Questions on the controversial tribunals’ necessity persist.
The Supreme Court of Pakistan, through a majority decision, has already given a verdict on the constitutionality of military courts. To that extent, the issue, for now, is settled, even for objectors like myself. But the question of whether they were necessary still remains, not least because the decision to establish military courts creates not one but two exceptions and must therefore be constantly debated.
Friend and eminent jurist, Feisal Naqvi, writing in this newsmagazine—Necessary Evil—says they were.
I differ with that view, as Naqvi has noted in his article. However, he has reduced my objections to a single point:
*Ejaz Haider and other columnists have argued that given the number of death penalty cases adjudicated by our existing antiterrorism courts, there was no need to drag in the military. Instead, the argument goes, given a few tweaks—like the addition of a witness protection program—the antiterrorism courts were and are perfectly capable of deciding the cases of even hardcore terrorists.
This is a point about procedure and modalities. My objection to the creation of military courts was/is more fundamental and relates to creating ‘exception’. As I have noted previously, the act of creating an exception itself is a problematic proposition. While jurists like Carl Schmitt consider it the basic trait of the sovereign, many others, notably Giorgio Agamben and Jacques Derrida, refer to an exception as a force that lies outside of law and is legal fiction.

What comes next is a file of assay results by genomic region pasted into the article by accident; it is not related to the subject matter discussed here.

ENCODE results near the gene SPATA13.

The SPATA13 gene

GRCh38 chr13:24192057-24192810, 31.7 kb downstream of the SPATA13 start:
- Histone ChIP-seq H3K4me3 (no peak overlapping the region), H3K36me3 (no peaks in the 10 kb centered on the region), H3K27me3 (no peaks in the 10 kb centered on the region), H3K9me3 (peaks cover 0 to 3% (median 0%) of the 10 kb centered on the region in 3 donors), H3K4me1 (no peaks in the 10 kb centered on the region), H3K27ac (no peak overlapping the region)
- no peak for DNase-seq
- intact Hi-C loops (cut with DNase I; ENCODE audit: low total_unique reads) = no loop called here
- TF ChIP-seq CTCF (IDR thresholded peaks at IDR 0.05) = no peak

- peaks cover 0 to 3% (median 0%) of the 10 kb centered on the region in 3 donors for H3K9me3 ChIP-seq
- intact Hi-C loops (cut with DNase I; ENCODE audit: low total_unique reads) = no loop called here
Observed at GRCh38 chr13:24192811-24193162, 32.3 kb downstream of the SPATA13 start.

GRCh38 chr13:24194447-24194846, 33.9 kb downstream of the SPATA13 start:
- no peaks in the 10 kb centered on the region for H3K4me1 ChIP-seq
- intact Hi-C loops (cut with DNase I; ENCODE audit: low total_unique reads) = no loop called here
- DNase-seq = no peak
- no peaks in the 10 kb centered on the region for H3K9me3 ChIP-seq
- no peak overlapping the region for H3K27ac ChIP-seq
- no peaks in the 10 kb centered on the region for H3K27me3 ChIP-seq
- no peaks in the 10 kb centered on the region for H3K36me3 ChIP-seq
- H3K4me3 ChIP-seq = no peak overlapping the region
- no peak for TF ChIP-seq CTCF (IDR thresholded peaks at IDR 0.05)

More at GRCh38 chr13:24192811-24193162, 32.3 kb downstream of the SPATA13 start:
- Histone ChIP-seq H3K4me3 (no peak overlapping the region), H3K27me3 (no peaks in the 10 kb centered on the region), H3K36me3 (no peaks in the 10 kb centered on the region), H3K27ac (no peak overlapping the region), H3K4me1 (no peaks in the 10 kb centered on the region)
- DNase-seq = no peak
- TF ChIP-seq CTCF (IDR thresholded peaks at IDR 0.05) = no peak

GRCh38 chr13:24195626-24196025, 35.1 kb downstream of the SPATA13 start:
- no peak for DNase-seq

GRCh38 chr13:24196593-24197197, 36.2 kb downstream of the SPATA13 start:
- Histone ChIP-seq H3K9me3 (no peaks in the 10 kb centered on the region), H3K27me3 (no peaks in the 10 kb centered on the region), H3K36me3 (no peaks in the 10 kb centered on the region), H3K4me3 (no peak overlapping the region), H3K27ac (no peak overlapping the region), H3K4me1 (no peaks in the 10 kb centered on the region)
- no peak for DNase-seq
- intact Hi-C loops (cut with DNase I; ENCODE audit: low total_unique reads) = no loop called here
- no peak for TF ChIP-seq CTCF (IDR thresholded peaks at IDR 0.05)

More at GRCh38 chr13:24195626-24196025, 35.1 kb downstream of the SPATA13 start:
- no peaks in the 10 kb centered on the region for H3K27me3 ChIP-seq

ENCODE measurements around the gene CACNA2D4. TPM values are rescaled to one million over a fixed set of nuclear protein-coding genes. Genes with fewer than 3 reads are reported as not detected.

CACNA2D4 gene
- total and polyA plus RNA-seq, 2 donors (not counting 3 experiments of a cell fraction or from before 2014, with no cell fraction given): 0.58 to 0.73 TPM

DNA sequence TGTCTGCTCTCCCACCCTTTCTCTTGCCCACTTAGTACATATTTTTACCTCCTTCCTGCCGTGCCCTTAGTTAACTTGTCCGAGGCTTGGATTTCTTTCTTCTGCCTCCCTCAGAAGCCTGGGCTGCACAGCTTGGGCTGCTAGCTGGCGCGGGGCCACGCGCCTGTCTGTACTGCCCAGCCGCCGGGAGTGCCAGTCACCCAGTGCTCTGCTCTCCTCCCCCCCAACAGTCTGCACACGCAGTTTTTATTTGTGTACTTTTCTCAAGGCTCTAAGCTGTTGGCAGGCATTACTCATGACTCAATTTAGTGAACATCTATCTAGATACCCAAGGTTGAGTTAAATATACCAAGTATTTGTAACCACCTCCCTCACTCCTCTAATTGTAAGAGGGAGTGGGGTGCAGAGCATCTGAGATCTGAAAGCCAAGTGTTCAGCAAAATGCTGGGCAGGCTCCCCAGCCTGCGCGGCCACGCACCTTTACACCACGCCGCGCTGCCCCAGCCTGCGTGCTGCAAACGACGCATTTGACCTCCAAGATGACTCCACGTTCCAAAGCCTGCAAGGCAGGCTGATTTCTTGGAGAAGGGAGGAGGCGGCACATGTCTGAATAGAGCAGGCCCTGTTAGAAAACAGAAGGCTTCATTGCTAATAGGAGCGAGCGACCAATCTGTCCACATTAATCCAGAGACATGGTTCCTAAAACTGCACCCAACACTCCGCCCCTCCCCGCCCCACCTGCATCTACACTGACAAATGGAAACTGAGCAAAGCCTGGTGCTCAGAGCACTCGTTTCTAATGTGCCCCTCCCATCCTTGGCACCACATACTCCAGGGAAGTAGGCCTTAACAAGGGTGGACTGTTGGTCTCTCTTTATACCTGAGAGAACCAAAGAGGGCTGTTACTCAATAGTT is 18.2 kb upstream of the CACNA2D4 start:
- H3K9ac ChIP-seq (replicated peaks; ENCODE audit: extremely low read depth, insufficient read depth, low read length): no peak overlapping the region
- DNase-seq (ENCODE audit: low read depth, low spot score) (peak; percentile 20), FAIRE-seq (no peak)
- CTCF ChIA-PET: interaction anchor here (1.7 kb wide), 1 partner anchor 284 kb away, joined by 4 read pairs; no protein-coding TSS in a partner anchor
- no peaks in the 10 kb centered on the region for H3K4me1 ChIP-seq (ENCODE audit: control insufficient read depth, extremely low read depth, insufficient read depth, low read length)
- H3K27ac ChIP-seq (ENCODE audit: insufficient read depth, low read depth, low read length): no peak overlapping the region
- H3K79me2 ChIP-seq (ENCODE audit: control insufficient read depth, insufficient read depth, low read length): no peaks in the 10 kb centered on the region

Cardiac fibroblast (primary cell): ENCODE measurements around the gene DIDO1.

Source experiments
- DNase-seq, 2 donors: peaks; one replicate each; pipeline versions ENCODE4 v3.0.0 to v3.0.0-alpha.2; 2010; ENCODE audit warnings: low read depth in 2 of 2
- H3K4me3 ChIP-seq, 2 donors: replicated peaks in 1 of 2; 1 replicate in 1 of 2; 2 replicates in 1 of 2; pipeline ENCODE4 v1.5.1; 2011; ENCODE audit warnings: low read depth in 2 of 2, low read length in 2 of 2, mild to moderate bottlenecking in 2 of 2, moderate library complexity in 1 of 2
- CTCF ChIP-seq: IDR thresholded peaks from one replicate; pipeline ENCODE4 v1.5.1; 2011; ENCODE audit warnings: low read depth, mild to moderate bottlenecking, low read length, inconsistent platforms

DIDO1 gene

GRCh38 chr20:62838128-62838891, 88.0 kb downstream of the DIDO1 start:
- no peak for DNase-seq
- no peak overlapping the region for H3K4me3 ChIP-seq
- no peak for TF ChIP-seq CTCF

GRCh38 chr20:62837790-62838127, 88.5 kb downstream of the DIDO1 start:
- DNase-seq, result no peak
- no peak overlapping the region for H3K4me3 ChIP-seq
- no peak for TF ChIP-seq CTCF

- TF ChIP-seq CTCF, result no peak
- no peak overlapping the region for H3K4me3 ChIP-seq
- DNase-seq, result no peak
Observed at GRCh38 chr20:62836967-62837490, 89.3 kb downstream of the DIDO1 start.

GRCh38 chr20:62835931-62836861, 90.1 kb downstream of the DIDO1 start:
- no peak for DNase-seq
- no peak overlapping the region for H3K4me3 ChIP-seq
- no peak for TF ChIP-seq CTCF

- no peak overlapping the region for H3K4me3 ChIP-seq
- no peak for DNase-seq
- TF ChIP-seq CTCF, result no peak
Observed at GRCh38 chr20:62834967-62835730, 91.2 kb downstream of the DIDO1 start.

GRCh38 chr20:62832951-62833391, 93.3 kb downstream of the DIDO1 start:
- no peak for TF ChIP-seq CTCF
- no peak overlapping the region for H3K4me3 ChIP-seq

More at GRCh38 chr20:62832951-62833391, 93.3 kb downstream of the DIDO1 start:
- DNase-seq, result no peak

My intention here is not to go further into that debate but to simply flag the point that while extraordinary circumstances might force a state and society’s hand into using law to denote its own absence for a certain period of time, it is, nonetheless, problematic.
In the case of military courts we are not just talking about creating an exception once by allowing the standard legal system to interpret law differently or ignore some of its finer points and settled axioms, but, by going outside that system, we are creating yet another exception.
Naqvi argues: In the first place, the point behind the establishment of military courts was not to prosecute terrorists in a more effective manner. Instead, the point was to make a statement of intent; to declare that the state had finally recognized that it was facing an existential threat and that it would now be using every single weapon in its possession, including those previously thought unconstitutional, to deal with that threat.
By Naqvi’s own admission, the military courts may not be more effective. So, I shall consider that settled. But the argument about intent, at best, is tenuous. Even in operational terms, there’s no a priori link between a state recognizing threat to itself, an internal one in this case, and necessarily relying on the military as the only instrument that can save it. In fact, given the nature of this war, the state’s excessive reliance on the military is an overt expression of the weakness of other elements of national power and its coercive apparatus. One can argue, plausibly, that far from this being a signal of strength and resolve, it signals deeply entrenched structural weaknesses.